In countries where external aid is necessary, launching the policy reform process can be supported by such aid, but it must be fully lead by the country concerned even when adopting new policies and legislation becomes a condition for obtaining support (either as loans or as gifts) for investment in the sector.


Project Formulation and Appraisal for State organs Implemented Investment Programmes (centralized or decentralized)

In numerous countries, investment projects presented in many national forestry plans and programmes have focused on state investments in productive activities and infrastructure (e.g., forest plantations, buildings, roads, primary industry) and institutional strengthening (e.g., forestry education and training, research, forestry extension). Well known approaches exist for programming state investments in productive activities and infrastructures. State investments in institutional strengthening have been discussed in the context of the Capacity Building Programme.

Some principles to be remembered include:

  • the relevant national agencies should initiate preparatory work for projects with the full participation of target beneficiaries. The National Coordinating Unit should be kept fully informed. It will also ensure the follow-up and timely communication among all interested partners;
  • state organisations should always strive to minimise costs. In many cases, utilising providers of service is a means of keeping the ratio cost/efficiency low, on condition that competition is always fully maintained;
  • once external aid has been sought, work on project formulation should start as early as possible since project formulation and appraisals by donors are usually a lengthy process.

Multilateral and bilateral development agencies have their own requirements for project formulation and appraisal. The National Coordinating Unit and other partners involved in project formulation should be aware of the specific requirements of the aid agencies to which the project will be presented.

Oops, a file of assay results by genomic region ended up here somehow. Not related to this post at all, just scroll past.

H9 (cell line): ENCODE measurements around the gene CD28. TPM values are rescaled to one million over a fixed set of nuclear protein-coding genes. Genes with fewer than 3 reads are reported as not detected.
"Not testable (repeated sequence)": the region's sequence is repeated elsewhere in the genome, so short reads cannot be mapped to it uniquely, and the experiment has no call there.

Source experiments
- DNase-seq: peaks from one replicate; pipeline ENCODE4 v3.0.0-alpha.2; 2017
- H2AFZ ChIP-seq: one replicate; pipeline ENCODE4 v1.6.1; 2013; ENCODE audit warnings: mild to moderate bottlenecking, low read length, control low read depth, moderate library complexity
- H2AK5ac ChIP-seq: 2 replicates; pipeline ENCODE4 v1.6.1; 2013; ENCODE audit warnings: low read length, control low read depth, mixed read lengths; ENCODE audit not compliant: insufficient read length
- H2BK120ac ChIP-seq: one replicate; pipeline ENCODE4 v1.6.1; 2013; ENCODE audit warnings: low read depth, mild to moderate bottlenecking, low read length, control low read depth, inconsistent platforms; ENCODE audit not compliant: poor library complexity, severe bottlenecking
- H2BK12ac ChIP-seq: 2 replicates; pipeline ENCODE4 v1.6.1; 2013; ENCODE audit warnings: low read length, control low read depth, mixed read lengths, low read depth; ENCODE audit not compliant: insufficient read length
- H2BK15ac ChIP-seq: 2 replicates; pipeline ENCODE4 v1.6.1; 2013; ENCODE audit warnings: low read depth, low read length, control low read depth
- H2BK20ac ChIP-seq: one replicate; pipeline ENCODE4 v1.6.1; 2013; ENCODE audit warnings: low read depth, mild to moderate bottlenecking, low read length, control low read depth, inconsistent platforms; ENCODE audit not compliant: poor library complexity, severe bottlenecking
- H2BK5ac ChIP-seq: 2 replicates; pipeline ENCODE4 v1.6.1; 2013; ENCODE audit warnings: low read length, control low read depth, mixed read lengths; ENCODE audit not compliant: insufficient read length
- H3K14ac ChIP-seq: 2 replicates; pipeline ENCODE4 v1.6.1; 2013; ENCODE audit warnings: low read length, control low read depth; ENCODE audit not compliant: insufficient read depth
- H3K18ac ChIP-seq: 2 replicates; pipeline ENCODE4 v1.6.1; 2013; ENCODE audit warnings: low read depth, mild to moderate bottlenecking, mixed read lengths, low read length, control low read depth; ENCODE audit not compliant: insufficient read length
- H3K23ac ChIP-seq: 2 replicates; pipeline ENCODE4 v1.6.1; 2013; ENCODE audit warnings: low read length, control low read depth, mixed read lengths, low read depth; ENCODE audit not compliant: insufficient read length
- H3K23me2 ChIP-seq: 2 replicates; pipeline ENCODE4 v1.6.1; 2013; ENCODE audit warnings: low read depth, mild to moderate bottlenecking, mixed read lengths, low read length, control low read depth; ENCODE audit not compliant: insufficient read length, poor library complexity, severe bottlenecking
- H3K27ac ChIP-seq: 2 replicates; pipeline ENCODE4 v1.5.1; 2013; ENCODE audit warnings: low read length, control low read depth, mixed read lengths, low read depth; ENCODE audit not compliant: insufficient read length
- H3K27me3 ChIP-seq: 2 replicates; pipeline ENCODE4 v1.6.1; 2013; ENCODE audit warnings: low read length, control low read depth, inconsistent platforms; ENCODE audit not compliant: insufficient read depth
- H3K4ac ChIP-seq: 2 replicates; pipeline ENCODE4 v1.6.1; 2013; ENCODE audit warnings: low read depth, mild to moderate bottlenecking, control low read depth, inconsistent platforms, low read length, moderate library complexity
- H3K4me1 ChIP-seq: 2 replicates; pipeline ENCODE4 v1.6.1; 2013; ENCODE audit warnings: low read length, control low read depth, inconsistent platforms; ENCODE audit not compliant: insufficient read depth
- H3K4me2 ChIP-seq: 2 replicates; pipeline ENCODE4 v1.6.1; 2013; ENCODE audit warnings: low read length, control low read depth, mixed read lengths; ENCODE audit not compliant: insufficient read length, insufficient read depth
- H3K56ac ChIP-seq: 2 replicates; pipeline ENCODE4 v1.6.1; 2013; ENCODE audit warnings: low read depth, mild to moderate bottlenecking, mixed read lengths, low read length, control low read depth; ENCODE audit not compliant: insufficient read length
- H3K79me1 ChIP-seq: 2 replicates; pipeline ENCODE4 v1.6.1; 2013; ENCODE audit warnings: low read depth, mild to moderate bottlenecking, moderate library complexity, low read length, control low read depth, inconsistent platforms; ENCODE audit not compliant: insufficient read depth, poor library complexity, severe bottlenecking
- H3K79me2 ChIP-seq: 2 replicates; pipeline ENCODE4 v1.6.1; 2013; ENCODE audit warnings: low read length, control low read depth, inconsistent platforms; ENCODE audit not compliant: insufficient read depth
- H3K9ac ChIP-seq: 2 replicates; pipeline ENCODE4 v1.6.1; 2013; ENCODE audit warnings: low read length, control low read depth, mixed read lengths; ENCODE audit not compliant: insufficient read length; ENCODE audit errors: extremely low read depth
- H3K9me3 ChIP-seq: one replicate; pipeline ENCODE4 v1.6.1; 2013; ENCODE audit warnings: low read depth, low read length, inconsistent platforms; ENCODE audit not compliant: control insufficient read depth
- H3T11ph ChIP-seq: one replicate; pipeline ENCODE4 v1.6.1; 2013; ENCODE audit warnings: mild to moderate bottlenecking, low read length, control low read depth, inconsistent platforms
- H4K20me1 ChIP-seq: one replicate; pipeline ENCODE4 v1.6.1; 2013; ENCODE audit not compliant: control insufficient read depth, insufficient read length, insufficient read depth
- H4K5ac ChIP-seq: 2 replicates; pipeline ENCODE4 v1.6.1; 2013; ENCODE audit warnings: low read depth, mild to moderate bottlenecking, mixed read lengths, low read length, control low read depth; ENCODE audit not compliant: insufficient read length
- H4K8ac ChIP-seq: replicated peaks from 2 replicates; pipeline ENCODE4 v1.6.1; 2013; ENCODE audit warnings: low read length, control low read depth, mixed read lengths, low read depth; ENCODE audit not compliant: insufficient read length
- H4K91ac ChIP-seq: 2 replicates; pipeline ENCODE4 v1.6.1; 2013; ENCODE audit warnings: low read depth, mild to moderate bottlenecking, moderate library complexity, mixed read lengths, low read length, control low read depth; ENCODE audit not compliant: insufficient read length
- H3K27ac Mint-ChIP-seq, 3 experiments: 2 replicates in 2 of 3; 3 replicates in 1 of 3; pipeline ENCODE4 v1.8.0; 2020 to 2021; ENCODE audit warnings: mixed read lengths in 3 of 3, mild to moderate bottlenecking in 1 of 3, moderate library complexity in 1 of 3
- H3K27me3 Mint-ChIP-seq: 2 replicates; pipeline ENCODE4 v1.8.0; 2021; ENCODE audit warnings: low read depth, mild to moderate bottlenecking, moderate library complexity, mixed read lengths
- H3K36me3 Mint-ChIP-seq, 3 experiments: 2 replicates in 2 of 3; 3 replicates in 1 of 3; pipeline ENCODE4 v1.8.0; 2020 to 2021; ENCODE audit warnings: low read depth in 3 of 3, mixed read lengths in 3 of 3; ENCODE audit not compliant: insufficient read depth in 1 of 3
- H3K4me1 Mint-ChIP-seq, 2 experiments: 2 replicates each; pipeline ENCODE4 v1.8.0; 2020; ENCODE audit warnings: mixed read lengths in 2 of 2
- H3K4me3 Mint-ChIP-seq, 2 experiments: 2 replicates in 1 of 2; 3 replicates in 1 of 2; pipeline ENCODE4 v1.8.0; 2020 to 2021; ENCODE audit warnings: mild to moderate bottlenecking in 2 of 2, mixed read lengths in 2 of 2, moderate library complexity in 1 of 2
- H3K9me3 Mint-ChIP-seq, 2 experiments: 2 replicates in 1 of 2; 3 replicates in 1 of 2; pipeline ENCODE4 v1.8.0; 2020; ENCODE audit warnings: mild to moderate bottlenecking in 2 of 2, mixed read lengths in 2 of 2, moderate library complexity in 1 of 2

Project Formulation and Appraisal for Non-State Implemented Investment Programme (whether the funds are of non-State or State origin)


To be more effective the national forest programme should specifically focus on improving conditions for investment of human and/or financial resources, private enterprise, local community and individual household levels and of NGOs. This could be done by removing constraints and disincentives through the policy process and by introducing appropriate incentives through a decentralised investment programme. The incentive system should reflect the different time perspectives of the individual and the society and the value which is given by the society to the different benefits of forests and not only the commercial benefits.

The incentives could include direct incentives (e.g. subsidized credits, grants, in-kind contributions, production contracts) and indirect incentives (e.g.; extension, technical assistance, training, security of land tenure, infrastructure), directed to individual households, private enterprises, communities and other non-governmental decision-making units, in order to have an impact on actions related to land and forest use. Financial incentives combined with regulatory measures could, in many cases, be the most cost-effective way of promoting forest management, plantations, conservation, industrial development and other activities of the private sector, NGOs and community-based organizations. The National forest programme strategies should fully explore these alternatives before embarking on the design of traditional programmes and projects.

Delivery Arrangements: